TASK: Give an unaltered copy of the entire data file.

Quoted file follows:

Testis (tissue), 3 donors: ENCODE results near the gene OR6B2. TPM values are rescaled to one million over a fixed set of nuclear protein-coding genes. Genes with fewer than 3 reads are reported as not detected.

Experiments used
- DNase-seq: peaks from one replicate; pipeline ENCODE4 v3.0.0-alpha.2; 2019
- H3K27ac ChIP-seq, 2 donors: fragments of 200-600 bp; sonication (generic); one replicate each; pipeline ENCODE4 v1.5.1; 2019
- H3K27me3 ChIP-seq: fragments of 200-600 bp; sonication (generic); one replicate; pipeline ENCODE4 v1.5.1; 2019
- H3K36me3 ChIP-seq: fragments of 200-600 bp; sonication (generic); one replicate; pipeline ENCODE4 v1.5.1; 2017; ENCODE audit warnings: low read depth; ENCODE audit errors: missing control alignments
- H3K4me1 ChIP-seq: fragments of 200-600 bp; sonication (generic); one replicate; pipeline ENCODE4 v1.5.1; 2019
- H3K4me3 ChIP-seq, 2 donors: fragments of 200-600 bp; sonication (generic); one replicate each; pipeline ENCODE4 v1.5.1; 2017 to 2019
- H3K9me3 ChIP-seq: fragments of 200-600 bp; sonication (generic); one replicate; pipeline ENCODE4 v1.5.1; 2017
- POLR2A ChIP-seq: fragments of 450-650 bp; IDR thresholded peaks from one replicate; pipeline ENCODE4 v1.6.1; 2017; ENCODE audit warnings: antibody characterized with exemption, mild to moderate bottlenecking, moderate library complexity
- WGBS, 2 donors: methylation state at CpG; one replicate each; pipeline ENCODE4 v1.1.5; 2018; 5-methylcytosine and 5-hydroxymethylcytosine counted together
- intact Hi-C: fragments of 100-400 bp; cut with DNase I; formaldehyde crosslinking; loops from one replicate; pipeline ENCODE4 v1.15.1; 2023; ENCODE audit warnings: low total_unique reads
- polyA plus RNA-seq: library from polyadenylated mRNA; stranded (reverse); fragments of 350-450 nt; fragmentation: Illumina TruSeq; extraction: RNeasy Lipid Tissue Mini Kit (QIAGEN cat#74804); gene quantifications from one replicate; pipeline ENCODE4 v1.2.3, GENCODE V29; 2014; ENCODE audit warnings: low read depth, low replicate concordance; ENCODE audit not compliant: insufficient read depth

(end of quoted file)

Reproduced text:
Testis (tissue), 3 donors: ENCODE results near the gene OR6B2. TPM values are rescaled to one million over a fixed set of nuclear protein-coding genes. Genes with fewer than 3 reads are reported as not detected.

Experiments used
- DNase-seq: peaks from one replicate; pipeline ENCODE4 v3.0.0-alpha.2; 2019
- H3K27ac ChIP-seq, 2 donors: fragments of 200-600 bp; sonication (generic); one replicate each; pipeline ENCODE4 v1.5.1; 2019
- H3K27me3 ChIP-seq: fragments of 200-600 bp; sonication (generic); one replicate; pipeline ENCODE4 v1.5.1; 2019
- H3K36me3 ChIP-seq: fragments of 200-600 bp; sonication (generic); one replicate; pipeline ENCODE4 v1.5.1; 2017; ENCODE audit warnings: low read depth; ENCODE audit errors: missing control alignments
- H3K4me1 ChIP-seq: fragments of 200-600 bp; sonication (generic); one replicate; pipeline ENCODE4 v1.5.1; 2019
- H3K4me3 ChIP-seq, 2 donors: fragments of 200-600 bp; sonication (generic); one replicate each; pipeline ENCODE4 v1.5.1; 2017 to 2019
- H3K9me3 ChIP-seq: fragments of 200-600 bp; sonication (generic); one replicate; pipeline ENCODE4 v1.5.1; 2017
- POLR2A ChIP-seq: fragments of 450-650 bp; IDR thresholded peaks from one replicate; pipeline ENCODE4 v1.6.1; 2017; ENCODE audit warnings: antibody characterized with exemption, mild to moderate bottlenecking, moderate library complexity
- WGBS, 2 donors: methylation state at CpG; one replicate each; pipeline ENCODE4 v1.1.5; 2018; 5-methylcytosine and 5-hydroxymethylcytosine counted together
- intact Hi-C: fragments of 100-400 bp; cut with DNase I; formaldehyde crosslinking; loops from one replicate; pipeline ENCODE4 v1.15.1; 2023; ENCODE audit warnings: low total_unique reads
- polyA plus RNA-seq: library from polyadenylated mRNA; stranded (reverse); fragments of 350-450 nt; fragmentation: Illumina TruSeq; extraction: RNeasy Lipid Tissue Mini Kit (QIAGEN cat#74804); gene quantifications from one replicate; pipeline ENCODE4 v1.2.3, GENCODE V29; 2014; ENCODE audit warnings: low read depth, low replicate concordance; ENCODE audit not compliant: insufficient read depth